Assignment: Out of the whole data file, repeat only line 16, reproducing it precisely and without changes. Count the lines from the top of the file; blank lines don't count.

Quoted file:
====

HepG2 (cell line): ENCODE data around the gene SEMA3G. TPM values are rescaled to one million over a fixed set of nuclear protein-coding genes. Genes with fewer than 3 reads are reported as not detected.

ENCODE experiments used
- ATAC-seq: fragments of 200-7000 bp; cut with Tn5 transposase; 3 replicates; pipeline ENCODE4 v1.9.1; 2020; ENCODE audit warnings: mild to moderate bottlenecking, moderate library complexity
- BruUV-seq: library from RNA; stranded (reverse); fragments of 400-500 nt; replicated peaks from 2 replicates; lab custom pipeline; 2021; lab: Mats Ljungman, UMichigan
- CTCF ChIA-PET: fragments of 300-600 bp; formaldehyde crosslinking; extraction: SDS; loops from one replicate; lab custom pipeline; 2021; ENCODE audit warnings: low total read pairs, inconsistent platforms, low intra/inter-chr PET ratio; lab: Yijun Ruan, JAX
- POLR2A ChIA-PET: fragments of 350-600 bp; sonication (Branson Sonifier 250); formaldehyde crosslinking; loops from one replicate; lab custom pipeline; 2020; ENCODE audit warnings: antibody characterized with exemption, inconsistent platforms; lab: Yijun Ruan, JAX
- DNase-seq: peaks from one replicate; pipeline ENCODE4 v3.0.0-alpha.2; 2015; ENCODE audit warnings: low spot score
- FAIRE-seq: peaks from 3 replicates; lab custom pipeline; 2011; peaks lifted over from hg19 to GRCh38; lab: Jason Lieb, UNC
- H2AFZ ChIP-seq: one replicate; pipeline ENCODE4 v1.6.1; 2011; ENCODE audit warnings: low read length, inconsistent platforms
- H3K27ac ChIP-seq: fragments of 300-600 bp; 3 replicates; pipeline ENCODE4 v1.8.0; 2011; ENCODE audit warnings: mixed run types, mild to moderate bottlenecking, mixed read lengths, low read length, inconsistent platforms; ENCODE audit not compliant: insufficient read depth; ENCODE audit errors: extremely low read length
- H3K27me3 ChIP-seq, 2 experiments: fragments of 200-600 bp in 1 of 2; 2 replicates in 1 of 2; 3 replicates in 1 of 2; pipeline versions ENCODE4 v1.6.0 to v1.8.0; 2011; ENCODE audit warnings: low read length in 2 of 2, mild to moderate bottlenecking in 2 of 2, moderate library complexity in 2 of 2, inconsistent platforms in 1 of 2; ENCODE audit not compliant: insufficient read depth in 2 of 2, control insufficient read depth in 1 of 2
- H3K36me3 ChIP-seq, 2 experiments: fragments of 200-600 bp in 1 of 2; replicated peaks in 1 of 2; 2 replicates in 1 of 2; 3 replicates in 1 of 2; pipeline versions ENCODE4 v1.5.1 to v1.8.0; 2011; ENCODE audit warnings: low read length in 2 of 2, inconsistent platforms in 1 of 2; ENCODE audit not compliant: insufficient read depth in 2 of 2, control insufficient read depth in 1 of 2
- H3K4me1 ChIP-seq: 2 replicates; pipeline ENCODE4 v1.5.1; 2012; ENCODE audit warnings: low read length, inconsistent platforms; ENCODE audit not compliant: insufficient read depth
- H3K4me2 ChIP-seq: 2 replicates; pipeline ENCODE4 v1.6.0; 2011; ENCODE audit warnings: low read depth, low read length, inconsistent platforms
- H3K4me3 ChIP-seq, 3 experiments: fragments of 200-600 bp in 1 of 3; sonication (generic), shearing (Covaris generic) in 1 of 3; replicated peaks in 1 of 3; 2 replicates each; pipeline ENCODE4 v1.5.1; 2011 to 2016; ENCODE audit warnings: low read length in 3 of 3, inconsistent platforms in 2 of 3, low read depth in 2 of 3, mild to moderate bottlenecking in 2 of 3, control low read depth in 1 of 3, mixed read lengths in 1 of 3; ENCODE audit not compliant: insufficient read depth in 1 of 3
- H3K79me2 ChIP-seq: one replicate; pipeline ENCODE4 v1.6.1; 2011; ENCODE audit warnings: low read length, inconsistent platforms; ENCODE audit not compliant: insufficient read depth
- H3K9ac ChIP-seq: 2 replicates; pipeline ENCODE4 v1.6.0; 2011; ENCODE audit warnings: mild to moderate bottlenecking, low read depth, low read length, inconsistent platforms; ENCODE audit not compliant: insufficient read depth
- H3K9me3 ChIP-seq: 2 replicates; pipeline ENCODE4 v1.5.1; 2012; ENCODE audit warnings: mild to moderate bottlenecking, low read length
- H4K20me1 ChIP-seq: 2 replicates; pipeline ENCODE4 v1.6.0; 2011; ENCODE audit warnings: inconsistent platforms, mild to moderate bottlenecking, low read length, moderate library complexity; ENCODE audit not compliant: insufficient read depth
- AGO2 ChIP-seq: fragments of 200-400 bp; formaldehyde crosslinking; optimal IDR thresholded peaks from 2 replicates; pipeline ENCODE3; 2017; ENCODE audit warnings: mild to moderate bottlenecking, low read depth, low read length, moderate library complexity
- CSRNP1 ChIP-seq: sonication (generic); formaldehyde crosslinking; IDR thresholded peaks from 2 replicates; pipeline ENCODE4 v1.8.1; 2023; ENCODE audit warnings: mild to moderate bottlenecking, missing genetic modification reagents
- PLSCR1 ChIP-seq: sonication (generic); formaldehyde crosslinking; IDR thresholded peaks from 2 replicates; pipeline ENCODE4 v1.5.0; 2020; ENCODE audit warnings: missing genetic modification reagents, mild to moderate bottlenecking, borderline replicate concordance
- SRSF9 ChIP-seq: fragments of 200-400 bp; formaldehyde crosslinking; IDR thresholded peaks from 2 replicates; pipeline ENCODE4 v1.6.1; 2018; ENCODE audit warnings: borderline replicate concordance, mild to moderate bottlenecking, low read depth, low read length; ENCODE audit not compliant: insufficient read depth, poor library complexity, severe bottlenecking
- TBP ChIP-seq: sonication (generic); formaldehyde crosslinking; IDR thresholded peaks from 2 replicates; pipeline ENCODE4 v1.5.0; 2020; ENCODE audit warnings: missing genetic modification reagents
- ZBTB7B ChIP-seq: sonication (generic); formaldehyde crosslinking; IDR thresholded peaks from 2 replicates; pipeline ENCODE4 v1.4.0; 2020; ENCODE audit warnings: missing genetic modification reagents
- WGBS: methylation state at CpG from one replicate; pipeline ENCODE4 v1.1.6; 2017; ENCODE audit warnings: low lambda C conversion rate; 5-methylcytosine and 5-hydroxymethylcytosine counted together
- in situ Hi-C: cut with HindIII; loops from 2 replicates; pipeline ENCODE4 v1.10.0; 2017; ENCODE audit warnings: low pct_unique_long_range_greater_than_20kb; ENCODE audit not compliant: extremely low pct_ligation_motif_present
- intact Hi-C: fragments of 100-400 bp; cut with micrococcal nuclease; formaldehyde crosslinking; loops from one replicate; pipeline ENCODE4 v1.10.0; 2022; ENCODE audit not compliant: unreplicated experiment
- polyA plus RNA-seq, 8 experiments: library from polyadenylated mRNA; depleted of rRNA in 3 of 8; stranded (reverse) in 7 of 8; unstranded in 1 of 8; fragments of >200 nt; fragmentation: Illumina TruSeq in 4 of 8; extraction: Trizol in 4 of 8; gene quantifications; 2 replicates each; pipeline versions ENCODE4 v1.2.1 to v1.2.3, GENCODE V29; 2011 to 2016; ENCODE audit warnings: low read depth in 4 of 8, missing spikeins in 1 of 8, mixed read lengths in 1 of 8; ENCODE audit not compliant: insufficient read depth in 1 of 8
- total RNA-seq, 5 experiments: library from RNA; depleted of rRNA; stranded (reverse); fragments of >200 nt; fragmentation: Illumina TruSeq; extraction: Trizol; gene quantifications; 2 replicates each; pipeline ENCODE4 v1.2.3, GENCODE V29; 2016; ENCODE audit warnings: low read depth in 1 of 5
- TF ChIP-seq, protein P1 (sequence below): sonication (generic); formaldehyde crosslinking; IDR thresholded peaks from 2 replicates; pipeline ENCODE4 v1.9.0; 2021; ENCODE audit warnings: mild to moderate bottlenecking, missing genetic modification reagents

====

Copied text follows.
- H3K79me2 ChIP-seq: one replicate; pipeline ENCODE4 v1.6.1; 2011; ENCODE audit warnings: low read length, inconsistent platforms; ENCODE audit not compliant: insufficient read depth